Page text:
Botulinum Toxin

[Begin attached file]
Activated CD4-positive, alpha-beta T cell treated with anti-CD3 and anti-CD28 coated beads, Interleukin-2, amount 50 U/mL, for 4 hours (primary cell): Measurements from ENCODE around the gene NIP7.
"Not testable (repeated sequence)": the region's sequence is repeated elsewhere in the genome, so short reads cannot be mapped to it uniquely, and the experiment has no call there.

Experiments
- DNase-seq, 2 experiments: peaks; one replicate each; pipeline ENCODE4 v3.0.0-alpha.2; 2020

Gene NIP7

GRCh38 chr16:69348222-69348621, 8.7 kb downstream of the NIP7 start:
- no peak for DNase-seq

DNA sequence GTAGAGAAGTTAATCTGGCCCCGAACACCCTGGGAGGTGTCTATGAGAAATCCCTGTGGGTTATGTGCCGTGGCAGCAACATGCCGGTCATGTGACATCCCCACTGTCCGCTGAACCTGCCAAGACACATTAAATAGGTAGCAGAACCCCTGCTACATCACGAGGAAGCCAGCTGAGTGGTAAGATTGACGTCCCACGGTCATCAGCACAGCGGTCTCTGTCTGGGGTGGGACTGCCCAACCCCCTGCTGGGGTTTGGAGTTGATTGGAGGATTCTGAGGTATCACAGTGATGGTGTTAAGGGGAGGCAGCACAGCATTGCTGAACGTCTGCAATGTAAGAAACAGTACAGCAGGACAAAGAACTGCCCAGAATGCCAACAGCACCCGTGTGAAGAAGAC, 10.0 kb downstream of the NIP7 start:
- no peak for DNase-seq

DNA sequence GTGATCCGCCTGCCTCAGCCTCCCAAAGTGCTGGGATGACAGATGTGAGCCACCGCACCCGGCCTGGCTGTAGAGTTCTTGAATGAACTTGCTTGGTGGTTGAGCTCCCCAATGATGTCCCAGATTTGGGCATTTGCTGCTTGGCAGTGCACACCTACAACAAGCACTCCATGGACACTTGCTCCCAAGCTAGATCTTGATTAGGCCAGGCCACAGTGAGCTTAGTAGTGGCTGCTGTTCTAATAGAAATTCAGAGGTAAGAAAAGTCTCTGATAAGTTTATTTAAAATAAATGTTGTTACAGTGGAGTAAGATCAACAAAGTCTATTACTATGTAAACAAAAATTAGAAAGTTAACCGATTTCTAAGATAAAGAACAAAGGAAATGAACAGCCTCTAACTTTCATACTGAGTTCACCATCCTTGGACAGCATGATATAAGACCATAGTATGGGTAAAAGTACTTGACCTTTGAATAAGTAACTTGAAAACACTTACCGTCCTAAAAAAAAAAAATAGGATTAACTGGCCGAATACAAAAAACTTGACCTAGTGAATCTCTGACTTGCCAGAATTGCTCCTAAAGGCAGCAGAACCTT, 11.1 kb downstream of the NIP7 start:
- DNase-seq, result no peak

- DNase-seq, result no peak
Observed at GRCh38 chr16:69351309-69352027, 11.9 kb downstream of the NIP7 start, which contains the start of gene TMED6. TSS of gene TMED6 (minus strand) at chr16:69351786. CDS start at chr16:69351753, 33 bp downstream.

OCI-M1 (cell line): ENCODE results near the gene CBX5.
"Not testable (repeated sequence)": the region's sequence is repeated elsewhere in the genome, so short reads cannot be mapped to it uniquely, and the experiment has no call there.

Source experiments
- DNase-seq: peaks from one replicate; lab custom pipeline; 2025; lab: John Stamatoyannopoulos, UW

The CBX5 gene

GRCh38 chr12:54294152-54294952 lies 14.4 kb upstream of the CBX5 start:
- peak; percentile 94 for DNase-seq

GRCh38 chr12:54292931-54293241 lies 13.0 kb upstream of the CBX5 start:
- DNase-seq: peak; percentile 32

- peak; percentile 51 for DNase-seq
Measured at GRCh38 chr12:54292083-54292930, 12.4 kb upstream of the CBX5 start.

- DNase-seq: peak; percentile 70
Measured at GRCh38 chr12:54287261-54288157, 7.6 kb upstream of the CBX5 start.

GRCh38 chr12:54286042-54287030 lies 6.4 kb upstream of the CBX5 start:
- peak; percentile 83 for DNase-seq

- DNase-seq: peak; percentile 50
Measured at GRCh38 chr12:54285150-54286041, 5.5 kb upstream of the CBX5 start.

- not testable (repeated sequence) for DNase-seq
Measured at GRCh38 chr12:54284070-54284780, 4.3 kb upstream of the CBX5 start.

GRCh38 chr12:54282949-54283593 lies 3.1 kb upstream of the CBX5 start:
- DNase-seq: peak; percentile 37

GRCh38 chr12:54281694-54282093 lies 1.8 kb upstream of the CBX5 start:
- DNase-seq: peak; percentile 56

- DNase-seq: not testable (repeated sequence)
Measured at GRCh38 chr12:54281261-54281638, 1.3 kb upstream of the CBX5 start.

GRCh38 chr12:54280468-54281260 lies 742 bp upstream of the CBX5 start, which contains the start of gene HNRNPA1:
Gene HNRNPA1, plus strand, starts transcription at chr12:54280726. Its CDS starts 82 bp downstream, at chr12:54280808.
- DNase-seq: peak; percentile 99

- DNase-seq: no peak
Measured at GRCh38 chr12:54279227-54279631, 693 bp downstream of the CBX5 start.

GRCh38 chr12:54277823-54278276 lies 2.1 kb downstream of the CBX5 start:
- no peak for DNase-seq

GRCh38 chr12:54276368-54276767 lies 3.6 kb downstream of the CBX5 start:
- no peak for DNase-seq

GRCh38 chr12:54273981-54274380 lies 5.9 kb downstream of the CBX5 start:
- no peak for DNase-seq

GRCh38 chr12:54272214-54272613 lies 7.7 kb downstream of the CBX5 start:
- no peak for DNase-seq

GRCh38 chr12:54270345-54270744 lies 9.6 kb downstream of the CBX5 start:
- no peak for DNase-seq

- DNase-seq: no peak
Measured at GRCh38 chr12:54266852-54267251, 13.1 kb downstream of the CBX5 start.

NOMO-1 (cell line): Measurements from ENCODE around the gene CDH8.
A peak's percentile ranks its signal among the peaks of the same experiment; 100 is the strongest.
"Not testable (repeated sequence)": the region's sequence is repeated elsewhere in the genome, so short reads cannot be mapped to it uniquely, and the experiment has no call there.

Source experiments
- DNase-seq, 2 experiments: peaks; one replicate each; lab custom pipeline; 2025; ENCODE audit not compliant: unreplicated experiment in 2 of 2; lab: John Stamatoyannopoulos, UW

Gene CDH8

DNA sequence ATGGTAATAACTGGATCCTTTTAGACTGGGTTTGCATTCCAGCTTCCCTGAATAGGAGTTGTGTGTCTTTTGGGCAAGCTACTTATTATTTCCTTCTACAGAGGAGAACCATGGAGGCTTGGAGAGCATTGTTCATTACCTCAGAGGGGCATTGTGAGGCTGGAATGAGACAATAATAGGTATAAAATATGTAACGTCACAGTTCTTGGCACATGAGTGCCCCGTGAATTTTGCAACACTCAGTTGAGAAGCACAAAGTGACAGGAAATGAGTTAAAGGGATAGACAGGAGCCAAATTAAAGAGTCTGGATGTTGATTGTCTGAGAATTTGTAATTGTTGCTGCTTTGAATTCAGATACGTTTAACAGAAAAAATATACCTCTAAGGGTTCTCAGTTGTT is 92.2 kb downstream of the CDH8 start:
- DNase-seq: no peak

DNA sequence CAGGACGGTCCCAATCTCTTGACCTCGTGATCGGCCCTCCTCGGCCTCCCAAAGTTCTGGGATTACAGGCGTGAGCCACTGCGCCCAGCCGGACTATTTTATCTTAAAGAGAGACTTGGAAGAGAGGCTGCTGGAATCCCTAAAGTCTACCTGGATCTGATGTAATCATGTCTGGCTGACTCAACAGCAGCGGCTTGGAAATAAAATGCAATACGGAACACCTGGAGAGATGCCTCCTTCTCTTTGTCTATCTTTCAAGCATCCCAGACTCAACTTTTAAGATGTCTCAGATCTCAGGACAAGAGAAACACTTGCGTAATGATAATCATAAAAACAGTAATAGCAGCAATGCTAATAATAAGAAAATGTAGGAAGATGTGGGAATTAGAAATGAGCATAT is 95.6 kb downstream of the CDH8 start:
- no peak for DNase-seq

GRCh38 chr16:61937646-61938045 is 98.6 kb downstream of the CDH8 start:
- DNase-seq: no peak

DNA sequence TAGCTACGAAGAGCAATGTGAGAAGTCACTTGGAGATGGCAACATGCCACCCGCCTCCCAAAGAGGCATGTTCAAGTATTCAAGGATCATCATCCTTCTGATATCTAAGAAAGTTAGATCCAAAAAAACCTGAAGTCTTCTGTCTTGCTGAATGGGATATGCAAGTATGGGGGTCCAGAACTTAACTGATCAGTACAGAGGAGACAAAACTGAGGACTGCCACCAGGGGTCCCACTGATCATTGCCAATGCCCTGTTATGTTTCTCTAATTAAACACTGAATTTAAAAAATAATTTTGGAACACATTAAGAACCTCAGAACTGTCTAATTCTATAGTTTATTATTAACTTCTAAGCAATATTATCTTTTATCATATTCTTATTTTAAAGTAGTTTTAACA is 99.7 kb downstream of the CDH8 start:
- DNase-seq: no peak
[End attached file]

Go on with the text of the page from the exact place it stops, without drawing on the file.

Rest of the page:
Botulinum neurotoxin injections were first used medically by Neurologists to treat spastic muscle disorders, such as blepharospasms and hemifacial spasms.  But its usefulness in relaxing hyperactive muscles soon led to aesthetic uses pioneered, developed, and mastered by Dermatologic surgeons, mainly to treat glabellar frown lines as its initially FDA-approved indication, followed by off-label uses to reduce horizontal forehead worry lines and relax periorbital smile lines (crow’s feet).  Other important popular indications for treatment with botulinum toxin include treatment of axillary, palmar, and plantar hyperhidrosis; face and body shaping by injections to the masseter, trapezius, or calf muscles; non-surgical facelift using micro toxin technique; neck rejuvenation by Nefertiti lift and platysma injections. Newer indications are constantly being discovered. Patients with known neuromuscular diseases, such as Eaton-Lambert Disease, are not eligible for treatment. Otherwise, Botulinum neurotoxin treatment is a popular quick fix for patients who want to look 20 years younger in the quickest way (results are evident in as early as 3 days post-injection) and shortest amount of downtime (patients can resume their usual activities or go back to work immediately after treatment). The only drawback for patients is that results are not permanent and they have to come back every 4months for repeat injections to maintain correction.  But this temporary nature of the treatment has important advantages: First, if the patient does not like the result, he doesn’t have to live with it forever because it will wear off in four months. Second, Patients’ features change with age and being temporary, the doctor can modify the doses and injection points as needed by the patient. The prerequisites of all physician injectors are a mastery of the anatomy of the areas to be treated and a sound knowledge, training, and experience in injection techniques.

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